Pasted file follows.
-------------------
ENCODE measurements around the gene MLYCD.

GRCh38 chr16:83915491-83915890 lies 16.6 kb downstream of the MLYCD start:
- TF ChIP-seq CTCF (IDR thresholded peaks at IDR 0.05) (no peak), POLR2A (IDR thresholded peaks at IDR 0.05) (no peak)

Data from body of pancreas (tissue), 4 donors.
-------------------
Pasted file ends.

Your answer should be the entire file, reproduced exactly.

ENCODE measurements around the gene MLYCD.

GRCh38 chr16:83915491-83915890 lies 16.6 kb downstream of the MLYCD start:
- TF ChIP-seq CTCF (IDR thresholded peaks at IDR 0.05) (no peak), POLR2A (IDR thresholded peaks at IDR 0.05) (no peak)

Data from body of pancreas (tissue), 4 donors.